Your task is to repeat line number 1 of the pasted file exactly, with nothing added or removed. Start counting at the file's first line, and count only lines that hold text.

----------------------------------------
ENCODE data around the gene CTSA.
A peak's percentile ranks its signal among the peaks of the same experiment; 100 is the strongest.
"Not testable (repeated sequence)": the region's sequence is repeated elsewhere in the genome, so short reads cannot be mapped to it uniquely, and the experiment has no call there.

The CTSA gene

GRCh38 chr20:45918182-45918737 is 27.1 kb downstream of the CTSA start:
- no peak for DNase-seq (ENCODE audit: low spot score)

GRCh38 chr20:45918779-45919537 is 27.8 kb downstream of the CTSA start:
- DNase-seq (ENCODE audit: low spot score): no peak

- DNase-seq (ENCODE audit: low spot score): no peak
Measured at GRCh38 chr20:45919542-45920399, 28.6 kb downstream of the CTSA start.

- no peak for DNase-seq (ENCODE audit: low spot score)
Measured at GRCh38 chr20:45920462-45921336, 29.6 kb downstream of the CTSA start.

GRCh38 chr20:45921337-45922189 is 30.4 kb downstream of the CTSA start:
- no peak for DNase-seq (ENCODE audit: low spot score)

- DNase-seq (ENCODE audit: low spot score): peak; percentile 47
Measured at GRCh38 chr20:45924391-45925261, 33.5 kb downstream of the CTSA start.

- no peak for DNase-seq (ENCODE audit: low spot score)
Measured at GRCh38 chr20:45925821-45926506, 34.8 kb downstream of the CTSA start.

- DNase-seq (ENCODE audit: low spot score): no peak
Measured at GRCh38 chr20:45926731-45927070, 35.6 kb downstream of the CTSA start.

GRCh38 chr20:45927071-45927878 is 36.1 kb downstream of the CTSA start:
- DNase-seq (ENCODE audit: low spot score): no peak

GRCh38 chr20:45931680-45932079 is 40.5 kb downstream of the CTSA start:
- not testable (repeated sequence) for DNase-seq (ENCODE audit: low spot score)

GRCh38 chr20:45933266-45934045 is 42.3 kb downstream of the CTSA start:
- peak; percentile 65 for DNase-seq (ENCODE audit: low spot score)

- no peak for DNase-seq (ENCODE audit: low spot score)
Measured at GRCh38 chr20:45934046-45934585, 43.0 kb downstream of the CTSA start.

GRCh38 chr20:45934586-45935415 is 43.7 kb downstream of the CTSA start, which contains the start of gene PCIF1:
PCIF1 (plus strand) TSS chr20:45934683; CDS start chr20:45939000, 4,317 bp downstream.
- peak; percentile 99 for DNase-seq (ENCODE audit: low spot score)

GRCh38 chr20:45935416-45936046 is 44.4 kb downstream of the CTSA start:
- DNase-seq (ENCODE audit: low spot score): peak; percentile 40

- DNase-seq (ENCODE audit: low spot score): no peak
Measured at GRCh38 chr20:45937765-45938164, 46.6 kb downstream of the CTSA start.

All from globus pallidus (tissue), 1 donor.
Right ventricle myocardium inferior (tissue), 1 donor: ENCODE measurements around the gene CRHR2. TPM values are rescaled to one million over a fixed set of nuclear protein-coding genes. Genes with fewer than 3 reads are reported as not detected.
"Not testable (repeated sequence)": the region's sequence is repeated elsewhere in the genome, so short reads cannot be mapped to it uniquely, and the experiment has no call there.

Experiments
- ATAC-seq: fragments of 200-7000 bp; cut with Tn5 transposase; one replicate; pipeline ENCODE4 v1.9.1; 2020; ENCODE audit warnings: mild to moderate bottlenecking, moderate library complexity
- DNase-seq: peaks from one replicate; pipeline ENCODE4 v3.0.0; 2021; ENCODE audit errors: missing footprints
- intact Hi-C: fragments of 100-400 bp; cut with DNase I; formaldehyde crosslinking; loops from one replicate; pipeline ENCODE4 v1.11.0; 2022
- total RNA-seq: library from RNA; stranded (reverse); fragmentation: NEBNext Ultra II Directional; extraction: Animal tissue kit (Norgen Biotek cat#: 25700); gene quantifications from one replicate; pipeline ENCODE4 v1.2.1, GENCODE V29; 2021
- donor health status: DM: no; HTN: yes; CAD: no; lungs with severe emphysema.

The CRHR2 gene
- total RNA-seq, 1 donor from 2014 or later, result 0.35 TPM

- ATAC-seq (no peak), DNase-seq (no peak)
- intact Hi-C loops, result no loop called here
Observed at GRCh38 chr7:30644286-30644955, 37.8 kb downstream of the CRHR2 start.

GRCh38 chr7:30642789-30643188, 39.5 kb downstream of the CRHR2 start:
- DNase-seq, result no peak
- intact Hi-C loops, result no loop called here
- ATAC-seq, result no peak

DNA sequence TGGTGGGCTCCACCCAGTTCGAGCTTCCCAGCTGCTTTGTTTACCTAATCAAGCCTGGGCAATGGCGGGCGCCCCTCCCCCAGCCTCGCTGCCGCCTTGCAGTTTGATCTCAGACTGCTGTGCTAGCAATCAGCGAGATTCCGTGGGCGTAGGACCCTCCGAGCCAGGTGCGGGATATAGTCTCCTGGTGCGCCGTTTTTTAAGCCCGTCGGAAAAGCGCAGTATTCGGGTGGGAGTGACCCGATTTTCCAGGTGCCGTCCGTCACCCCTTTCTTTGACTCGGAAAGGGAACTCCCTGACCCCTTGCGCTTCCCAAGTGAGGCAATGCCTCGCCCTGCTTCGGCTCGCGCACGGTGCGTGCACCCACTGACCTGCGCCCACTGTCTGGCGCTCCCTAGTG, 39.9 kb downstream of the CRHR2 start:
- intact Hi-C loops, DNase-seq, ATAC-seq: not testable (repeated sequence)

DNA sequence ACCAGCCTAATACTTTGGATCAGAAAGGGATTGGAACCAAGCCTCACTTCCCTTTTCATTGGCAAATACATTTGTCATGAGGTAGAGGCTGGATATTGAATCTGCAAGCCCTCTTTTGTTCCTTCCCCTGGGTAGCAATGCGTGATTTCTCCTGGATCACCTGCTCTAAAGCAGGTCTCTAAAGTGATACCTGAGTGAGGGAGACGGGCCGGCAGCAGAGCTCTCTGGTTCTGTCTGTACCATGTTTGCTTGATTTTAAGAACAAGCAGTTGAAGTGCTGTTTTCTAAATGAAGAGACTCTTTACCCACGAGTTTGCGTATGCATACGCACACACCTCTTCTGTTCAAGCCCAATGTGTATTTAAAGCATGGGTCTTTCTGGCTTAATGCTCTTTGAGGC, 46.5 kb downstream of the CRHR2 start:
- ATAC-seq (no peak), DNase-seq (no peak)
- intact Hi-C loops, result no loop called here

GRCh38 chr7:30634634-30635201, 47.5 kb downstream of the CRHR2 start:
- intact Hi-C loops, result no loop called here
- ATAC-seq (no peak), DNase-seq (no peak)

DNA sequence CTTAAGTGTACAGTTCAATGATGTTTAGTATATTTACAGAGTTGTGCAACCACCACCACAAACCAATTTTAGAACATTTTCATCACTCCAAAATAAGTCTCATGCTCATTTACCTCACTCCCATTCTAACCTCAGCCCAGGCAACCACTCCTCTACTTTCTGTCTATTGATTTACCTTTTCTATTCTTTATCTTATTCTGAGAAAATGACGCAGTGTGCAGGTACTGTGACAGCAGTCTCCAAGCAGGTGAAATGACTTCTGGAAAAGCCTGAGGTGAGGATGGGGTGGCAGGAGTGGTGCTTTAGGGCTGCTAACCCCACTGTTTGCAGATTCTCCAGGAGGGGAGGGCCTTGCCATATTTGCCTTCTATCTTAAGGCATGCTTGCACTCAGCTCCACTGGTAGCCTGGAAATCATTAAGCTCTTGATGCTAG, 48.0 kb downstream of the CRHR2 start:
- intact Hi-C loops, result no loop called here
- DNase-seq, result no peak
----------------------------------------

ENCODE data around the gene CTSA.